Introduction

The apparent motions of the celestial bodies on the sky are a consequence of their motion in a three-dimensional inertial space combined with that of the observer. The earth is a platform that spins with one rotation per day, orbits the sun once per year, and precesses with a period of 25 770 yr. The motions of the celestial bodies include the orbiting of the planets about the sun, random motions of stars relative to the sun, and the rotations of stars about the center of the (MW) Galaxy with rotation speed dependent on distance from the center.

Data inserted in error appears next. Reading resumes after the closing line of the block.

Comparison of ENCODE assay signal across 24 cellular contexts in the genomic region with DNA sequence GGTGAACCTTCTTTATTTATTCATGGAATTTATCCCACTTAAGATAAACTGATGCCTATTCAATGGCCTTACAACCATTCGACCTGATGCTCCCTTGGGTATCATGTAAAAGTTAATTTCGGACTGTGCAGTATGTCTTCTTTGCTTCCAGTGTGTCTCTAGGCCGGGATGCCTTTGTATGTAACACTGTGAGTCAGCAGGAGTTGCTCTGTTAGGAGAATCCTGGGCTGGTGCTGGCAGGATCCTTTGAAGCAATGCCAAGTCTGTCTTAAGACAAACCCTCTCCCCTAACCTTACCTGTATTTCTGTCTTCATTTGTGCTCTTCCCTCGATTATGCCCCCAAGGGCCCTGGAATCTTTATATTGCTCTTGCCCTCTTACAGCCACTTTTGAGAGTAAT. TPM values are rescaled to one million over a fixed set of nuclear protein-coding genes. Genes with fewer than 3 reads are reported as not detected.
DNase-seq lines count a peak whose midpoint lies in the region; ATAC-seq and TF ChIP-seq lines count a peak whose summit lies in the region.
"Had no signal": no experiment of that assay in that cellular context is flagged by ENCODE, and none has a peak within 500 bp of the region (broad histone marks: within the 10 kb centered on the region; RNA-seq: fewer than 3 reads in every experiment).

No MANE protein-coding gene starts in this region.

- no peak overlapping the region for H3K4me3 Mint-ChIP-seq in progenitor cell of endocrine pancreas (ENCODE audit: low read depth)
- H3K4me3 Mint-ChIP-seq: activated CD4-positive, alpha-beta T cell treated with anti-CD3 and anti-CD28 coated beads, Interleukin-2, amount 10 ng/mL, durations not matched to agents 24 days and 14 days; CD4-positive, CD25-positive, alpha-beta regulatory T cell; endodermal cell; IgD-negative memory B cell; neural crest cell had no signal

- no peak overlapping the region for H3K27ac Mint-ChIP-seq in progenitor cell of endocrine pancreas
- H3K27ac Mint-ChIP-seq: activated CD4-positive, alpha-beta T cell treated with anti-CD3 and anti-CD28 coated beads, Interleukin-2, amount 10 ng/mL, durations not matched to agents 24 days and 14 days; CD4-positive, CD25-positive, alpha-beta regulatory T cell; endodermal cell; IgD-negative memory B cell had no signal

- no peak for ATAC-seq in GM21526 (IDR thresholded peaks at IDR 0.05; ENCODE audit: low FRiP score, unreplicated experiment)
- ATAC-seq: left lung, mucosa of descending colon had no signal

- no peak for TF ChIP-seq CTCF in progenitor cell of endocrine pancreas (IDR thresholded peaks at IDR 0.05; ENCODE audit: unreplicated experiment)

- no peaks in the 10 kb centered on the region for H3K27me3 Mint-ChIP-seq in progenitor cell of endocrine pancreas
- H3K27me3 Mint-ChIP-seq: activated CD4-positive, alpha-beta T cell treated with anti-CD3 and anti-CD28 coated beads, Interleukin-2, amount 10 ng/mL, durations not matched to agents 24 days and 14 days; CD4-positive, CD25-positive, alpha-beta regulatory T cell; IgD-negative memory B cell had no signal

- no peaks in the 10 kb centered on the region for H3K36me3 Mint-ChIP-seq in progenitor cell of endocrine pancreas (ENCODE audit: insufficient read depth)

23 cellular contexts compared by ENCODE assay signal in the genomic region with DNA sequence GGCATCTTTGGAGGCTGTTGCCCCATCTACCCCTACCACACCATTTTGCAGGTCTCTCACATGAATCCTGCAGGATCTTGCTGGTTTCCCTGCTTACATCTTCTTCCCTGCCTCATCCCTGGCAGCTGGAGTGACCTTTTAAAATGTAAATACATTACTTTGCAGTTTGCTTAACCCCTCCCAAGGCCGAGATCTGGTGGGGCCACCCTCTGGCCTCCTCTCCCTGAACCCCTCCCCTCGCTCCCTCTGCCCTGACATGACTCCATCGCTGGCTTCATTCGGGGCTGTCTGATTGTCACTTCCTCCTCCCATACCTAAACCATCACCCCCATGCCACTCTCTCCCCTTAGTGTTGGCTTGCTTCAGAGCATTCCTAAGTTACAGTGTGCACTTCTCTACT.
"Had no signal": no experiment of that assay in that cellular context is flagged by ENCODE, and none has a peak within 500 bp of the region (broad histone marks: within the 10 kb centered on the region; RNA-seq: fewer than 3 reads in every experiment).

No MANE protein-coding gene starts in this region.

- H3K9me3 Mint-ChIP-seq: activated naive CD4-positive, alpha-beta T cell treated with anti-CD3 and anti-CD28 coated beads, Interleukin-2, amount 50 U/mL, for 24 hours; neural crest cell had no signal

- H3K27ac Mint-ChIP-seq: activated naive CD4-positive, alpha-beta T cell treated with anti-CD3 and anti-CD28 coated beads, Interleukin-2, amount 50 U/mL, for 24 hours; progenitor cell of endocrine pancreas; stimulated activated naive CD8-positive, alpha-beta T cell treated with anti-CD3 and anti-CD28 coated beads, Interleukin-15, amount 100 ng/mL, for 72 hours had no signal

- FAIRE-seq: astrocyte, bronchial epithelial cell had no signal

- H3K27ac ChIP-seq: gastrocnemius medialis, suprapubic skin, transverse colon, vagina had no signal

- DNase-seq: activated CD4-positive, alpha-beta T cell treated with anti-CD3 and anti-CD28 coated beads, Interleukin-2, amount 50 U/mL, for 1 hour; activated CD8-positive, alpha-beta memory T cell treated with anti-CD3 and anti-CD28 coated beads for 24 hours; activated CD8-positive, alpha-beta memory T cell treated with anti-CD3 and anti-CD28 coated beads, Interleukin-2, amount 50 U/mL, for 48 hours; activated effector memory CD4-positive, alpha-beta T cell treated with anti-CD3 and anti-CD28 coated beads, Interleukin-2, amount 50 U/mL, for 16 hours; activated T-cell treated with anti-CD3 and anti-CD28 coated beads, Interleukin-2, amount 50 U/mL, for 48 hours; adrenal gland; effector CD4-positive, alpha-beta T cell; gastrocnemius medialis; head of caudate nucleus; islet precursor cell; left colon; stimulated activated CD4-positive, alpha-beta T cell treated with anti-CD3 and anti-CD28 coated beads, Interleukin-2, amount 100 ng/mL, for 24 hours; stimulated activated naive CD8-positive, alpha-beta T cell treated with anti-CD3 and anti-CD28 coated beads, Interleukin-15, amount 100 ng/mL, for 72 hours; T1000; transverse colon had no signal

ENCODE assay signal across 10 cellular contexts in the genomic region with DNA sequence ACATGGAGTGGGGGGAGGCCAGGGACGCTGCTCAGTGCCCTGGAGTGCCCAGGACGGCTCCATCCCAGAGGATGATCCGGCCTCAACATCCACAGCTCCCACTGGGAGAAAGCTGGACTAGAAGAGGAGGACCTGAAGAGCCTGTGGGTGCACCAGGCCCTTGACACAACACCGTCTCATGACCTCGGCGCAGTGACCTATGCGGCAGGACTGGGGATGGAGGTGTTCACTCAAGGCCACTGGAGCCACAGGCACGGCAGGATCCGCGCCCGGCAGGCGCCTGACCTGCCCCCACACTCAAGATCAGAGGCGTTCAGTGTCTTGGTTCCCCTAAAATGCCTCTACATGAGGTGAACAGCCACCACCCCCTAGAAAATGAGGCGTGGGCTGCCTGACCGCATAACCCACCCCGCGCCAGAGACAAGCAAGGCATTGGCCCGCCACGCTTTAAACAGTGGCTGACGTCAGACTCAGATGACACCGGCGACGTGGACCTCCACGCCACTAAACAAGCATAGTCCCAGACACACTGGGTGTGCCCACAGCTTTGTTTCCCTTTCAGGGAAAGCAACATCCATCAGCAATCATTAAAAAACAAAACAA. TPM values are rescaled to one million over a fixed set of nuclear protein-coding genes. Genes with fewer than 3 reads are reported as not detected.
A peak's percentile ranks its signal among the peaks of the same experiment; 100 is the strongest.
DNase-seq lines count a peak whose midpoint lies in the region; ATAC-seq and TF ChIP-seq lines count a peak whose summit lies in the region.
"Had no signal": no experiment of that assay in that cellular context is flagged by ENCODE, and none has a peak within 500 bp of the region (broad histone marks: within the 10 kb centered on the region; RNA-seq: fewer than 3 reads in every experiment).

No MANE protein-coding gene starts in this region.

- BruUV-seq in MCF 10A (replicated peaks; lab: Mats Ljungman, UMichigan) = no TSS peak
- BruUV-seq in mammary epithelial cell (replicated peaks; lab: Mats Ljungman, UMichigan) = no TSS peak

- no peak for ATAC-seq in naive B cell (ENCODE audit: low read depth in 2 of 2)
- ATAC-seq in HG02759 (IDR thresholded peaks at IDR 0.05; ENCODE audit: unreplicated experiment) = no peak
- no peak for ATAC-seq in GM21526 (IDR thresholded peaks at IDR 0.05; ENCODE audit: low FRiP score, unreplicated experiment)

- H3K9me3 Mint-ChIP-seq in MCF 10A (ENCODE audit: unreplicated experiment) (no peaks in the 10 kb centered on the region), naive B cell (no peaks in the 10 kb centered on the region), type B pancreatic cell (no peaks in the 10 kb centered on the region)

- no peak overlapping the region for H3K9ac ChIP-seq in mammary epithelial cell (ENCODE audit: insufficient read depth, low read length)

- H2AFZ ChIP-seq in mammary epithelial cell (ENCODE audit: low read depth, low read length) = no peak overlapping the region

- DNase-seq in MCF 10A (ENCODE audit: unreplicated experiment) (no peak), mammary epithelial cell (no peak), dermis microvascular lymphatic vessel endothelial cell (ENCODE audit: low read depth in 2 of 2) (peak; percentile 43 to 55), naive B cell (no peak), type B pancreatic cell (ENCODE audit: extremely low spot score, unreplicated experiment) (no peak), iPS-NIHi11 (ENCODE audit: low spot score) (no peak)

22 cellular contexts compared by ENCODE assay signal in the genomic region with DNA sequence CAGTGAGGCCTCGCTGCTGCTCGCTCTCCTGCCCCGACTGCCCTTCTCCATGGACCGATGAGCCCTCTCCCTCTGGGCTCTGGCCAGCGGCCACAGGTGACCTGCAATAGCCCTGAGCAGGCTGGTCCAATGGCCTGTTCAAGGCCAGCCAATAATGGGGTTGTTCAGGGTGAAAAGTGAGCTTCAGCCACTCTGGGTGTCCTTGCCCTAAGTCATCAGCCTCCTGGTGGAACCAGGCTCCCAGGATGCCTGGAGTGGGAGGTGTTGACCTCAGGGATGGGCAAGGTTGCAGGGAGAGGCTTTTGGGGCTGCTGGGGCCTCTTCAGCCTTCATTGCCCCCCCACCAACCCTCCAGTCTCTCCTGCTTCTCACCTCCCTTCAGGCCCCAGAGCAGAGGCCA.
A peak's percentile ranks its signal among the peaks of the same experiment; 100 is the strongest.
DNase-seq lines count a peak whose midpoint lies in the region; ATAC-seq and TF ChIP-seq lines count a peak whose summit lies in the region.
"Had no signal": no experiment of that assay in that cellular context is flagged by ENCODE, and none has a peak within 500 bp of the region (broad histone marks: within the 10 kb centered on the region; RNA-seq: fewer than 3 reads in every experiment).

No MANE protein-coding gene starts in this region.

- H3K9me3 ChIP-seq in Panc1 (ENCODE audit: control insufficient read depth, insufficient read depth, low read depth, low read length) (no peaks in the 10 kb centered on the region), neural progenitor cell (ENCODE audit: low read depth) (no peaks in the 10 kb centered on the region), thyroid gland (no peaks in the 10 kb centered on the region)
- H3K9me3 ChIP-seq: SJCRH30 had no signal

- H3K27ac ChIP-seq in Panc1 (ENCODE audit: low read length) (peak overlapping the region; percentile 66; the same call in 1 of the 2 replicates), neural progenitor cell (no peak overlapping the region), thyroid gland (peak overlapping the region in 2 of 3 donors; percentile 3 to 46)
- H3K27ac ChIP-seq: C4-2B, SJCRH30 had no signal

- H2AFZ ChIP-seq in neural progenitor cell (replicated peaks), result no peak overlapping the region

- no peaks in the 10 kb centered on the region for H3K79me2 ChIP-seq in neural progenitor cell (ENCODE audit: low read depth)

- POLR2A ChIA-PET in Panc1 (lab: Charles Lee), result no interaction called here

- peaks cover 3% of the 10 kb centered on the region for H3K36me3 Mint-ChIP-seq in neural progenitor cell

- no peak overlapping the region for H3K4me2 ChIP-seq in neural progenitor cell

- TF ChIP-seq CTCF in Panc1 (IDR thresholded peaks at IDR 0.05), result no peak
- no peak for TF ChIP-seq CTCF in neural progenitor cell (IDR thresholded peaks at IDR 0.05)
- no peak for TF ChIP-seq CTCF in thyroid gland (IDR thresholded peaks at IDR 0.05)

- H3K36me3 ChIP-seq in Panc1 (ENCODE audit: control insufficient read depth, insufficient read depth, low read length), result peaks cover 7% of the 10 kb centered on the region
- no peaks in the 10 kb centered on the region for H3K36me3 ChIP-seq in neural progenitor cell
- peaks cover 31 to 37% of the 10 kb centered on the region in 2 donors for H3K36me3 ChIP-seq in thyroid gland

This results in considerable apparent motions of the stars and planets from our viewpoint. The driving force for all these motions is gravity; it can truly be said that gravity drives the universe. We therefore begin with a brief discussion of the role of gravity in astrophysics. We will describe how the motions of the moon and earth relative to the sun lead to solar and lunar eclipses. Finally, we conclude with a discussion of time standards which play an essential part in studies of celestial motions.

Telescopes Mastery

Telescopes Mastery

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